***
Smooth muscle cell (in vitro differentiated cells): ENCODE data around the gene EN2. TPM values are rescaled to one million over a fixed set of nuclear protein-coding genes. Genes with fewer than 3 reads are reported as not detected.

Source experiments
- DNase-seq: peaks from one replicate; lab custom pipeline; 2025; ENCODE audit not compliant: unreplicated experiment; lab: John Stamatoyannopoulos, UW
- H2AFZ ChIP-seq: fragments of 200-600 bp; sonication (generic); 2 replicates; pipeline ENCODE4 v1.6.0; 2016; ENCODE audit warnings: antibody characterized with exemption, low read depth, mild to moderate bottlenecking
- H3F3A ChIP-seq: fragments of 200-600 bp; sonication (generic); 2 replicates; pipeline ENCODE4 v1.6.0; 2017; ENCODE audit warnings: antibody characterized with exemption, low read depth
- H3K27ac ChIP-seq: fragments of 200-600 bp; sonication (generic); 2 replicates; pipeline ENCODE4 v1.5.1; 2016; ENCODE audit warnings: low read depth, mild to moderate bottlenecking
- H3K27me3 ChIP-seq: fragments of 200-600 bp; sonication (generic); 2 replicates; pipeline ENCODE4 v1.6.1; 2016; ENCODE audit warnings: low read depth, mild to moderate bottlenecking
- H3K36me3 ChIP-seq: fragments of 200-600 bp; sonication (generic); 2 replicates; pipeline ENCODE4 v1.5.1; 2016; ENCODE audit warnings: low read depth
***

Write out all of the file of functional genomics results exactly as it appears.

Smooth muscle cell (in vitro differentiated cells): ENCODE data around the gene EN2. TPM values are rescaled to one million over a fixed set of nuclear protein-coding genes. Genes with fewer than 3 reads are reported as not detected.

Source experiments
- DNase-seq: peaks from one replicate; lab custom pipeline; 2025; ENCODE audit not compliant: unreplicated experiment; lab: John Stamatoyannopoulos, UW
- H2AFZ ChIP-seq: fragments of 200-600 bp; sonication (generic); 2 replicates; pipeline ENCODE4 v1.6.0; 2016; ENCODE audit warnings: antibody characterized with exemption, low read depth, mild to moderate bottlenecking
- H3F3A ChIP-seq: fragments of 200-600 bp; sonication (generic); 2 replicates; pipeline ENCODE4 v1.6.0; 2017; ENCODE audit warnings: antibody characterized with exemption, low read depth
- H3K27ac ChIP-seq: fragments of 200-600 bp; sonication (generic); 2 replicates; pipeline ENCODE4 v1.5.1; 2016; ENCODE audit warnings: low read depth, mild to moderate bottlenecking
- H3K27me3 ChIP-seq: fragments of 200-600 bp; sonication (generic); 2 replicates; pipeline ENCODE4 v1.6.1; 2016; ENCODE audit warnings: low read depth, mild to moderate bottlenecking
- H3K36me3 ChIP-seq: fragments of 200-600 bp; sonication (generic); 2 replicates; pipeline ENCODE4 v1.5.1; 2016; ENCODE audit warnings: low read depth